Perhaps the villain knowingly or unknowingly tapped into this frustration and gave him hope for the first time that the question could be answered. Maybe he didn't think that the question was that important, but having the opportunity for an answer becomes more and more tempting. He may be completely unaware how badly he's starting to want what the villain has to offer him.

It doesn't have to literally be a question. It's just somehow the villain spoke to him about something in a way no one else ever has about something that's always been in the back of his mind, waiting to be resolved.

I'm currently on the other end of things. I have a character who is a master manipulator. She dos it so well that she doesn't even realize that she's doing it. She's very observant and has an uncanny knack at figuring out what motivates people. She uses her knowledge to get people not only do her bidding, but be happy about it, perhaps even beg her to allow them to do what they may have refused to do otherwise. I think persuasive people all do this in some level.


I'm assuming that after getting bust out of jail the authorities will be looking for him? He could have a close call with getting caught amd then tell his friends it's better they split up as he doesn't want them to get caught and go to prison as well. If you don't want the brush with the law he could just tell them that anyway and leave, or leave them a note and sneak off in the night. It doesn't have to be complicated.


Maybe the protagonist feels bitter because his friends hadn't rescued him sooner, perhaps? That bitterness could turn into resentment. Maybe he felt abandoned by them when he was captured.

  • +1. Perhaps one of his comrades tipped off the authorities, and he finds out. He tells his friends, but they don't believe him, or they do believe him but decide -- for any of a variety of reasons -- to not punish the comrade.
    – Wayne
    Oct 6, 2020 at 21:46

There's a thing called Stockholm syndrome, where one gains sympathy towards his/her captives. Perhaps it is something in his/her backstory, or maybe he/she has been kept in captivity for so long. Maybe you can implement this with your character.

Another way to go is to have a previous truth stated by this potential-darksider or one of his/her friends that (s)he admires which gets proven false by the villain. This can be a gateway revelation to help the potential-darksider start doubting his/her teammates and/or self.

Maybe something his/her friends do gets misinterpreted, and the character, with his/her morals unclear, will challenge one of his/her friends and have small arguments with them.

Maybe it starts out with small doubts/ second-guessing that then get proven right after something bad happens to the character and his/her friends after he/she is broken out of prison.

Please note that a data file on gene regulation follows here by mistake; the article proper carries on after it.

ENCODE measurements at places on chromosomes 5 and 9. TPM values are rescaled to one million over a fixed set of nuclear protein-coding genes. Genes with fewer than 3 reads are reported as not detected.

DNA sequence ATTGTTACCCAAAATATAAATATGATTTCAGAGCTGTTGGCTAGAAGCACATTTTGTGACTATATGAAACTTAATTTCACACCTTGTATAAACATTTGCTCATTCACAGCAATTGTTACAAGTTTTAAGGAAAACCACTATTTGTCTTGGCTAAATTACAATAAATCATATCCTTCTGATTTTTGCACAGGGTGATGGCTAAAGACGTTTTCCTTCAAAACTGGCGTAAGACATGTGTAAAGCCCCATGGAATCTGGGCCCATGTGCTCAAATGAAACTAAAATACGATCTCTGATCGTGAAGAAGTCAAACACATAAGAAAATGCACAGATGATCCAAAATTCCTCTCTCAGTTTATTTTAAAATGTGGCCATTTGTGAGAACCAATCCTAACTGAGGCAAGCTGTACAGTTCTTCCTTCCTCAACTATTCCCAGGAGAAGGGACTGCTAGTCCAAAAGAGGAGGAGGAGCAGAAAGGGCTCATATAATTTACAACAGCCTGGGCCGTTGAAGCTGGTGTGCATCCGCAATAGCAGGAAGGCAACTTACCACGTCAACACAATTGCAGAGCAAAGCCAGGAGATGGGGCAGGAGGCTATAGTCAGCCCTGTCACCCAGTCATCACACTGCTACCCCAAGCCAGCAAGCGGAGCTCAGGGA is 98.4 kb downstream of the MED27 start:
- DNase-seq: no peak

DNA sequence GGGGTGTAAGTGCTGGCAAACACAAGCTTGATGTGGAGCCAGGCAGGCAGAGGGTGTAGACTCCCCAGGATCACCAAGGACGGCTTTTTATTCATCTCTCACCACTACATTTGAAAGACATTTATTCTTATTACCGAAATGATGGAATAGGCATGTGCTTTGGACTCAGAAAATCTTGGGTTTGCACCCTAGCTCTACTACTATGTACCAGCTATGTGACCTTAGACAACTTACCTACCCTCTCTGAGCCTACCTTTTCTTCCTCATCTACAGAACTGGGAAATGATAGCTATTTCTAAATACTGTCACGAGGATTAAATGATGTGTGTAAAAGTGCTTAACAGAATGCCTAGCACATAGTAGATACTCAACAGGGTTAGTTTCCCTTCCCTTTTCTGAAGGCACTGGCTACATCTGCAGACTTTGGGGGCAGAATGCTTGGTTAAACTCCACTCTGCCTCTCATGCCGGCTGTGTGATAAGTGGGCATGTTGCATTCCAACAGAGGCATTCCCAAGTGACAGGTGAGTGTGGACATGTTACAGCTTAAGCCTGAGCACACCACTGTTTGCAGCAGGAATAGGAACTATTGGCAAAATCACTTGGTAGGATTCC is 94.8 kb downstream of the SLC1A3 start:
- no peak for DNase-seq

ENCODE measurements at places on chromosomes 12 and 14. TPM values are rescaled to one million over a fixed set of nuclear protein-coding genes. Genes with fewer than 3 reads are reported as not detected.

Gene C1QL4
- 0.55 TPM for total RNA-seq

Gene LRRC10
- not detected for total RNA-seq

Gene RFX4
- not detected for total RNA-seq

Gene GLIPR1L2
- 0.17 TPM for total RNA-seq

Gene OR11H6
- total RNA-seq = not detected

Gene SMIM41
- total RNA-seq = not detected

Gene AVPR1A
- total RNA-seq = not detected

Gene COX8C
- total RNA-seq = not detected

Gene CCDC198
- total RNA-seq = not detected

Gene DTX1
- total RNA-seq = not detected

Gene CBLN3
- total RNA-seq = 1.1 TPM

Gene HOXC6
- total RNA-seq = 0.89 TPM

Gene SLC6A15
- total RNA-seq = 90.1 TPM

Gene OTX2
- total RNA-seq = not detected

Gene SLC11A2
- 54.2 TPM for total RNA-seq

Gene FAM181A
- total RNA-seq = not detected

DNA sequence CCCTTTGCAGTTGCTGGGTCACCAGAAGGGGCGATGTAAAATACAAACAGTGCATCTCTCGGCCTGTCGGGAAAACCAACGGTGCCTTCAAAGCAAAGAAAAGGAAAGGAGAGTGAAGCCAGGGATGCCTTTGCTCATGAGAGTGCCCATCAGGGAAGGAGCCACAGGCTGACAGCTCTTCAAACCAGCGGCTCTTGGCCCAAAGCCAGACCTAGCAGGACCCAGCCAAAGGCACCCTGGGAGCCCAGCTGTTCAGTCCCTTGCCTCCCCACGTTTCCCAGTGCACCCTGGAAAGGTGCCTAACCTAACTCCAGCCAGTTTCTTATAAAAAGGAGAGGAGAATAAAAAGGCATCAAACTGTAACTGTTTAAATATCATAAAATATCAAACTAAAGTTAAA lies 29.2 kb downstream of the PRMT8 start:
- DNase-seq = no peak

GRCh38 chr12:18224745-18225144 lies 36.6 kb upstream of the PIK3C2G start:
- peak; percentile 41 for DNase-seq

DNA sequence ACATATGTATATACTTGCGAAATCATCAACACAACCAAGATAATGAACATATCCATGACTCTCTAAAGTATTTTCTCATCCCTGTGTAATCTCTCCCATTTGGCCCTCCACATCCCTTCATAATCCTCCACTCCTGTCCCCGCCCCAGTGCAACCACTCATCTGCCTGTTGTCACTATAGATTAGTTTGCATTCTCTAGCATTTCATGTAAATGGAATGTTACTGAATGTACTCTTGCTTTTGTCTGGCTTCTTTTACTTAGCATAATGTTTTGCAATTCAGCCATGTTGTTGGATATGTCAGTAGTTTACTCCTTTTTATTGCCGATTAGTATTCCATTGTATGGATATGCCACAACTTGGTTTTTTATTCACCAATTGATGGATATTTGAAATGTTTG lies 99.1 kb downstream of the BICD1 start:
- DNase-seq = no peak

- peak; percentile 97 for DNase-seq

Maybe this can serve as an epiphany point for your character--that his/her morals, ideas, whatever-- aren't getting the job done.

However, use internal monologue to help the character logically reach his/her decision, and don't forget to use subtle foreshadowing in it.

Also, check out Star Wars episode I-III. In them, the reasons for Anakin's turn are foreshadowed at an ever-increasing frequency.

Good luck, and make sure to tell us how you finally do it.

  • holy cats, surely there's something else, ANYTHING else, you can suggest for an example of foreshadowing other than the Star Wars prequels?! Jan 27, 2016 at 12:07
  • Let's see... Frodo from The Lord of the Rings, Harry's dad from Spider-Man, Spider-Man himself from Spider-Man, Boromir from The Lord of the Rings, Murtagh from Eragon... Don't worry. I have more than just SW examples. Jan 28, 2016 at 11:47

Why does he have to snap?

Secondly, I wonder if they are comrades who share a common goal or friends who support each others' goals. This is kinda important, since your character is questioning the life path he is taking.

I think I would make them have a fight. The character gets beaten in the forest, then a black arrives, his friend pushes him toward the bear, he is eaten by the black bear, and left for dead. But he actually survives, minus the left underarm and his right eye. He once learnt from his prison mate that you should shove your arm in the throat of a bear if he attacks you. Then after recuperating three weeks in a abandoned lodge he travels his own path. From there on his thoughts and feelings can go either way.

Have a good one!

Your Answer

By clicking “Post Your Answer”, you agree to our terms of service and acknowledge you have read our privacy policy.

Not the answer you're looking for? Browse other questions tagged or ask your own question.